The goal of pastoral counseling is freedom—freedom from whatever prevents the person from living life to the fullest. Fulfilling one’s greatest potential is the goal in all types of counseling, whether in a pastoral or clinical setting. But what makes pastoral counseling unique is that this type of freedom finds its roots in Jesus Christ. This freedom originates from a God who gives so willingly and so generously to those who ask. Like a father who longs to give gifts to his children, even more so does our Heavenly Father wish to give to those who ask. As Jesus promises in Scripture, “Ask and you will receive; seek and you will find; knock and the door will be opened. For whoever asks, receives; and the one who seeks, finds; and to the one who knocks, the door will be opened” (Luke 11:9-10).
Despite what some may believe, pastoral counseling is not about saying the right thing, memorizing a set of rules and regulations, or taking full responsibility of “fixing” the individual. It is about allowing the Holy Spirit—the “Wonderful Counselor (Is 9:6),” the “true counselor”—to work through the pastoral counselor and to uniquely minister to the individual in whatever way he or she needs.
Pastoral counseling is basically giving the Holy Spirit full reign to do His thing.
How freeing is this! In no way does this mean that the counselor does not have to prepare before the session, practice the fundamental techniques of counseling throughout, and continue to educate him or herself. It does, however, mean that pastoral counseling is not all about the counselor. It is about leading our clients to God, the One who has the power to heal and who has an insatiable thirst for hearts. The role of the pastoral counselor is elevated to a completely different plane than that of other clinical counselors, in that the counselor collaborates with the Holy Spirit to give suffering individuals freedom and liberation. In the words of Estadt, et. al., “A pastoral counselor makes personal the liberation of Jesus Christ.”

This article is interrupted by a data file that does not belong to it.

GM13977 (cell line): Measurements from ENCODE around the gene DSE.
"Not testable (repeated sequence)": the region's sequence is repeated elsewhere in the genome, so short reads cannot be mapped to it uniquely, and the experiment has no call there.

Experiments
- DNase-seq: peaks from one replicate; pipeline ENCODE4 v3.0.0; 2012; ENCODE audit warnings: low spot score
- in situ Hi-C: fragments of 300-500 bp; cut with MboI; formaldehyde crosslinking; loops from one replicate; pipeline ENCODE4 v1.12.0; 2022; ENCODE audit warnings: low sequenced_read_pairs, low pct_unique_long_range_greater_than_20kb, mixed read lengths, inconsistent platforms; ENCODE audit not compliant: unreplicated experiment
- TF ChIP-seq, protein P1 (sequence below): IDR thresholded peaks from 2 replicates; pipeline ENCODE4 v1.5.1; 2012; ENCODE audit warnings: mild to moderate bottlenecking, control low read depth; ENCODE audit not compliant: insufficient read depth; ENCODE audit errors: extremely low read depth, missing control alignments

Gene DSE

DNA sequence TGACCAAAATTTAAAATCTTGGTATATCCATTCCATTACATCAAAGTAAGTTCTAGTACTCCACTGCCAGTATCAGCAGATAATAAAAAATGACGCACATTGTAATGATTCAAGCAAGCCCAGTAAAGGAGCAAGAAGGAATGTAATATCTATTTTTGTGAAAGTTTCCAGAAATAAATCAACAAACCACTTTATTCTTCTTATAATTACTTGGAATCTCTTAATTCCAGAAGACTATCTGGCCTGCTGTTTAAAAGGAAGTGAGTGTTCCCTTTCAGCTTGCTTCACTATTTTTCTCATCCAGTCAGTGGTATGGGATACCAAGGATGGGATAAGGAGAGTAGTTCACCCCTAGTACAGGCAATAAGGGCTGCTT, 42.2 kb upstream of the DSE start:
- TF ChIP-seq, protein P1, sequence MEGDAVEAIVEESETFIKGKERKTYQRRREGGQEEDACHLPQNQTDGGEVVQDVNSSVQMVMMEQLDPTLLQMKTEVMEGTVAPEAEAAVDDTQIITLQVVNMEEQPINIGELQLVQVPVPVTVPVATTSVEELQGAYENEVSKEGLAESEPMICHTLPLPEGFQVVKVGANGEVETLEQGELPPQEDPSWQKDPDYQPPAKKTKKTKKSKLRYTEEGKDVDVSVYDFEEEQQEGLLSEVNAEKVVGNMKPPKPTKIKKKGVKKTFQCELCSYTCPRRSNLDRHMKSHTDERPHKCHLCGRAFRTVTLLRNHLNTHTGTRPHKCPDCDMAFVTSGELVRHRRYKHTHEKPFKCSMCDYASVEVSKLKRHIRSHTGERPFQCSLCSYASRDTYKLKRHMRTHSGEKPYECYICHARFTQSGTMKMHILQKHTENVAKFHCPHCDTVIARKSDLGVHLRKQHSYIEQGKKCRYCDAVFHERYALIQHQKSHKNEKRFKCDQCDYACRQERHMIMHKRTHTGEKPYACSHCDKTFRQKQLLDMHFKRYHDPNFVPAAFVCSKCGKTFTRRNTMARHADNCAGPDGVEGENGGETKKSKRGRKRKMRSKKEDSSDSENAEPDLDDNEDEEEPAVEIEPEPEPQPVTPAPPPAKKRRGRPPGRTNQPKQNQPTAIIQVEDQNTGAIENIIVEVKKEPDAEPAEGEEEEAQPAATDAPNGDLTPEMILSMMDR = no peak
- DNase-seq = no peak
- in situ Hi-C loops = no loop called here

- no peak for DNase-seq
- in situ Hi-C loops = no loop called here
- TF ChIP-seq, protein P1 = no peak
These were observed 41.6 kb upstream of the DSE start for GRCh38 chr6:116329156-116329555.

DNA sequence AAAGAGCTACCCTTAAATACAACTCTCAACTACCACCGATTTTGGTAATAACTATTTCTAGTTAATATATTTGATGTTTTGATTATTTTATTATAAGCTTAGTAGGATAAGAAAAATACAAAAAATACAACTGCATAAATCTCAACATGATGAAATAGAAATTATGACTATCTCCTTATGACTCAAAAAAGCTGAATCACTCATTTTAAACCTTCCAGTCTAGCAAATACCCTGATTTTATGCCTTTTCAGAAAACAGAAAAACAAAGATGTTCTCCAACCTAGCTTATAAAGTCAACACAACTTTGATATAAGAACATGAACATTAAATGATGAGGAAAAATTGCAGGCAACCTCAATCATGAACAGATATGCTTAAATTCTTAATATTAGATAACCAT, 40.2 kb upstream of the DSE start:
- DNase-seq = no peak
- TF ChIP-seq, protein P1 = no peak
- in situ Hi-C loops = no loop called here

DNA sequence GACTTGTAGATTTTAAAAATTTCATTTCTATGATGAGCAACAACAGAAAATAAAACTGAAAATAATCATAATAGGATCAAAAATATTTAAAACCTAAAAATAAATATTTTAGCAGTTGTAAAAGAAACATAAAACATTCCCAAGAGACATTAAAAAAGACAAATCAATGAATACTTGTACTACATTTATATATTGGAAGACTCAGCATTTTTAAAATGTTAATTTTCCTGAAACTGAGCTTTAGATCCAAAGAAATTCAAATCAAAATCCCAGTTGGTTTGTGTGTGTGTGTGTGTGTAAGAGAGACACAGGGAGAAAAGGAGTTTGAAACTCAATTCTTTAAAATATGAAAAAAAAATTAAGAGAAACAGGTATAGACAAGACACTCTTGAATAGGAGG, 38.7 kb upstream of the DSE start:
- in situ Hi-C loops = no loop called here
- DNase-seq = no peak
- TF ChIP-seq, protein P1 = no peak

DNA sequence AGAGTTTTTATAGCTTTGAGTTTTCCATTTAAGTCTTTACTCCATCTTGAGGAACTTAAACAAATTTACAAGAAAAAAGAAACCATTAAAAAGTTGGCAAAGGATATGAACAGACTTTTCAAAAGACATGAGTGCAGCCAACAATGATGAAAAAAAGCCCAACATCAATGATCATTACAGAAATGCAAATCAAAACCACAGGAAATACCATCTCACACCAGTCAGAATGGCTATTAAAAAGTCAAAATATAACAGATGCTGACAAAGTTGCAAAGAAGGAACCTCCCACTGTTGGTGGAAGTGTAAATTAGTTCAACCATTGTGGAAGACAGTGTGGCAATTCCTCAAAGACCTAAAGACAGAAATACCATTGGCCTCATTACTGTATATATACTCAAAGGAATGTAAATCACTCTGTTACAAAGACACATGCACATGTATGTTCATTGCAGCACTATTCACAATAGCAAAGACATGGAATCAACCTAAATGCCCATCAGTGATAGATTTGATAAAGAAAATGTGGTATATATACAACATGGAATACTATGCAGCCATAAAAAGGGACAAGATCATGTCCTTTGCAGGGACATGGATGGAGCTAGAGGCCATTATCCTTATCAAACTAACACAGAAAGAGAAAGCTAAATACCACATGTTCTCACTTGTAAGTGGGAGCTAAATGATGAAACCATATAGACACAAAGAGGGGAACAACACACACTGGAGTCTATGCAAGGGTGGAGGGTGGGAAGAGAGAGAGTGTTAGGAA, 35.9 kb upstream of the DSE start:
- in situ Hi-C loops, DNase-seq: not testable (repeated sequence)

One of the pastoral counselor’s most important roles in making personal the liberation of Jesus is to simply be. Estadt et. al. writes that “doing” is not as important as simply being. Although this statement may seem counter-intuitive, feeling pressured to “do something” may not bear as much fruit as “being with” the individual. Benner explains this concept in his book Strategic Pastoral Counseling. He writes that pastoral counseling is a structured “being-with.” Offering a ministry of presence is vital in allowing the individual to feel understood, accepted, and loved. The pastoral counselor must rest in the truth that healing does not necessarily come from “saying all the right things.” French theologian Fenelon once wrote, “Speak little; listen much; think far more of understanding hearts and of adapting yourself to their needs than of saying clever things to them.” In “being-with” the client, God can communicate His consolation and His peace—a peace “which surpasses all understanding” and which guards one’s heart and mind in Christ Jesus (Phil 4:7).
Estadt et. al. writes, “A pastoral counselor motivates and facilitates people to take risks and to make decisions which enable them to become what they are meant to be.” This is the role of the pastoral counselor: to introduce the person to Jesus Christ and to allow the Holy Spirit to communicate His freedom and liberation. Only in this freedom will the individual discover who they are meant to be. As Saint Catherine of Siena writes, “If you are who you should be, you will set the world on fire!” May all counselors allow the Lord to do His work in us and bring about true freedom in every individual we encounter!
God loves us and has our best interest in mind. He wants us to have a ten-year old heart again that is perfectly content with building and playing and coloring. He wants us to be grounded in the truth that He is going to take care of everything. Everything. Saint Paul reminds us that “where the Spirit of the Lord is, there is freedom” (2 Cor 3:17). And freedom comes from living out our identity as sons and daughters of the Father. When we live as children of God, we do not lose our “grown up” identities. When we embrace childlike trust and surrender, God empowers us to go out and change the world. For He promises, “I will be with you always, until the end of the age” (Mt 28:20).